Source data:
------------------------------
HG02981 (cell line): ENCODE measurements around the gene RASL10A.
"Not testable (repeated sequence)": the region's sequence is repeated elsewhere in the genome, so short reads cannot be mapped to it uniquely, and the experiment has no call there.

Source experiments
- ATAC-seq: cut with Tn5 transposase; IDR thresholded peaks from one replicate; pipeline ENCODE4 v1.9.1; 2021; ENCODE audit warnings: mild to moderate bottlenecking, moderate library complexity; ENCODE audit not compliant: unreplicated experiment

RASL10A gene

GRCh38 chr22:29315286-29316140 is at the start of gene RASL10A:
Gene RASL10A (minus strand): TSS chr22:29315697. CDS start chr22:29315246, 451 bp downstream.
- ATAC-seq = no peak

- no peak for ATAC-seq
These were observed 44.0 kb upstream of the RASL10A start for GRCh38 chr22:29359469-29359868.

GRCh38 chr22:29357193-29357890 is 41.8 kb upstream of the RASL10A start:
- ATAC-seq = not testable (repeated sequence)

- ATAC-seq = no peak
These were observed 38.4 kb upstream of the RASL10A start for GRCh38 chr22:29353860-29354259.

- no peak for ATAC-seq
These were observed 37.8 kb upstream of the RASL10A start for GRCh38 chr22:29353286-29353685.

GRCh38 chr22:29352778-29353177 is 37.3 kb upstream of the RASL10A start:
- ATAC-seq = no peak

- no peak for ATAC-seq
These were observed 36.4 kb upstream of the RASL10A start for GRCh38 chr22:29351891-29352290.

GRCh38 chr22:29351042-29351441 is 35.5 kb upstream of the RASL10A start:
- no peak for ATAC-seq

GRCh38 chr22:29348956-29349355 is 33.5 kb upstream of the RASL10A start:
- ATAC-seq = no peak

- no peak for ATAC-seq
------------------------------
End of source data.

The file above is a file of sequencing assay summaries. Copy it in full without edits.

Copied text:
HG02981 (cell line): ENCODE measurements around the gene RASL10A.
"Not testable (repeated sequence)": the region's sequence is repeated elsewhere in the genome, so short reads cannot be mapped to it uniquely, and the experiment has no call there.

Source experiments
- ATAC-seq: cut with Tn5 transposase; IDR thresholded peaks from one replicate; pipeline ENCODE4 v1.9.1; 2021; ENCODE audit warnings: mild to moderate bottlenecking, moderate library complexity; ENCODE audit not compliant: unreplicated experiment

RASL10A gene

GRCh38 chr22:29315286-29316140 is at the start of gene RASL10A:
Gene RASL10A (minus strand): TSS chr22:29315697. CDS start chr22:29315246, 451 bp downstream.
- ATAC-seq = no peak

- no peak for ATAC-seq
These were observed 44.0 kb upstream of the RASL10A start for GRCh38 chr22:29359469-29359868.

GRCh38 chr22:29357193-29357890 is 41.8 kb upstream of the RASL10A start:
- ATAC-seq = not testable (repeated sequence)

- ATAC-seq = no peak
These were observed 38.4 kb upstream of the RASL10A start for GRCh38 chr22:29353860-29354259.

- no peak for ATAC-seq
These were observed 37.8 kb upstream of the RASL10A start for GRCh38 chr22:29353286-29353685.

GRCh38 chr22:29352778-29353177 is 37.3 kb upstream of the RASL10A start:
- ATAC-seq = no peak

- no peak for ATAC-seq
These were observed 36.4 kb upstream of the RASL10A start for GRCh38 chr22:29351891-29352290.

GRCh38 chr22:29351042-29351441 is 35.5 kb upstream of the RASL10A start:
- no peak for ATAC-seq

GRCh38 chr22:29348956-29349355 is 33.5 kb upstream of the RASL10A start:
- ATAC-seq = no peak

- no peak for ATAC-seq